Outram Park Bak Kut Teh (肉骨茶), Singapore – Review

If there is one famous food from Singapore that I didn’t try last time I was here alone, it would be Bak Kut Teh, which literally means “Meat Bone Tea”; and one of the more popular places to have this dish is Outram Park Ya Hua Rou Gu Cha; which is on the outer ring of the city and frankly a bit out of the way.

7 Keppel Rd #01-05/07 PSA Tanjong Pagar Complex, Singapore 089053

We got there at about 2:30pm and the place was still packed – so it feels like there’s never a time when this place is not busy. Unlike most other food courts in Singapore, it looks like “Ya Hua” (as this place is more locally known); has dibs on most of the seating in that area so you just sit down and there’s even table service.

The crowd – you can’t miss the Yellow board – if you miss that, you can’t miss the crowd

The menu is pretty simple and the most famous is obviously the mean bone tea, where the focus is more the soup base – and then you select the meat you want.

Simple menu

To keep things incredibly simple, I went for the liver + kidney soup whilst Ms. Buddha went for the traditional pork ribs. The wait for the soup to come was long, but what was even longer was getting the attention of the staff – who seem to be operating in constant chaos.

The Liver + kidney came with a dash of fried onion and shallots, which added to the taste. To be very honest, even in the outdoor heat of Singapore, the soup was packed with flavour and very delicious. The pig kidneys had a good texture to it although the liver were a little overcooked.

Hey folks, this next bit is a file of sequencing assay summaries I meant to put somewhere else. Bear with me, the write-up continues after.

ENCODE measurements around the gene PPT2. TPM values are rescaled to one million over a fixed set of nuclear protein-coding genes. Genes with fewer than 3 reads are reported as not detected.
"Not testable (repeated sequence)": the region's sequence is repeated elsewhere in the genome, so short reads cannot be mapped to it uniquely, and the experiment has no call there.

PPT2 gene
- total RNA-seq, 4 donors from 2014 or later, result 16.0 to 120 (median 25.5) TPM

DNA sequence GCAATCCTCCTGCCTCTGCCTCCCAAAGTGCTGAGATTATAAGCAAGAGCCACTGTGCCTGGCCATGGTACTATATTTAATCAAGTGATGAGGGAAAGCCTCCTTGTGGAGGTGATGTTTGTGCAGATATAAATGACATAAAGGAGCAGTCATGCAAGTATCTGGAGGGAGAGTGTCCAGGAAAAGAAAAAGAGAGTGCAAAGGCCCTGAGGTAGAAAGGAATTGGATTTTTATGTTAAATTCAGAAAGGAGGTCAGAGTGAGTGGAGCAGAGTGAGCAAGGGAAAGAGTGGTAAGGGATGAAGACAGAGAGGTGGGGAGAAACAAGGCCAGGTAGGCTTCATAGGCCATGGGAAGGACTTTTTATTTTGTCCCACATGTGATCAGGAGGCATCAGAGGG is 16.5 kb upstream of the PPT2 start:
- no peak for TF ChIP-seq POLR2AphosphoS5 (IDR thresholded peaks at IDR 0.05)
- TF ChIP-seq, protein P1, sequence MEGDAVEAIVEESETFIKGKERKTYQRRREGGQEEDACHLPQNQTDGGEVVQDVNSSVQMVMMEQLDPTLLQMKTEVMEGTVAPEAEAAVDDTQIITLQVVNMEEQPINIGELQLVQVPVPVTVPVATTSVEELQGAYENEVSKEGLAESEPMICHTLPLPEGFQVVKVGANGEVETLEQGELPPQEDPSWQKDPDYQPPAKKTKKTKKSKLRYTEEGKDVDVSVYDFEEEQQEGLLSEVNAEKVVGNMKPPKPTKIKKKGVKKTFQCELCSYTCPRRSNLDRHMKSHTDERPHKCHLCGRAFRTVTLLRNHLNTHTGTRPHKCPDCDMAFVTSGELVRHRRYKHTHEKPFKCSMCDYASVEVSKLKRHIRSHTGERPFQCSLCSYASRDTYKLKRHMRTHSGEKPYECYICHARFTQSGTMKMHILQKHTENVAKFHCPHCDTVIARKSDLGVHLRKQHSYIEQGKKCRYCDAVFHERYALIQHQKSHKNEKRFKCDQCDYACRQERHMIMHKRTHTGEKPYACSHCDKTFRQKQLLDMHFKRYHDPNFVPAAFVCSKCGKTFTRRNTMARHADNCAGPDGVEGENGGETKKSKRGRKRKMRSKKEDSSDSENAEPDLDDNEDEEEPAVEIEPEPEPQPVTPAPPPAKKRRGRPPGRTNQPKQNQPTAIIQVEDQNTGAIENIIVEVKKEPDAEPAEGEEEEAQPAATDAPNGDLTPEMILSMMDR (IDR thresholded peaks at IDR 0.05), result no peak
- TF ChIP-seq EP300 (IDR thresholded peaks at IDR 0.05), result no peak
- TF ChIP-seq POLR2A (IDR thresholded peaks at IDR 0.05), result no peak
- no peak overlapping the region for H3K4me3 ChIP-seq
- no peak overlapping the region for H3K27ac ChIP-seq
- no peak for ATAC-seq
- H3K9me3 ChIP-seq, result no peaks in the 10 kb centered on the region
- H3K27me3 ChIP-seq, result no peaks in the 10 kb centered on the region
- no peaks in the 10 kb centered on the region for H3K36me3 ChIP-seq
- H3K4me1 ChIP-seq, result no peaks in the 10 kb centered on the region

Liver + Kidney Bak Kut Teh

Ms. Buddha’s ribs soup had the same soup base, and she said it was amazing, although the heat on the day was really quite difficult to bear to have hot soup. The staff came around with more soup but we declined (you can have as much as your heart’s content).

Ribs Bak Kut Teh

With our bellies slightly filled, we were ready to leave, and that’s where the problem started, we asked for some fried dough sticks to soak up the remaining soup to one of the staff – and because there seems to be next to no system in the chaos – we waited for quite a while being assured that the fried dough sticks were coming multiple times (even tables that ordered dough sticks after us got theirs); in the end – we just finished the soup and paid (which was even more chaotic) – bye bye dough sticks.

The quality of the soup were great, but Ya Hua would really hit my must visit if things were just a little less chaotic.

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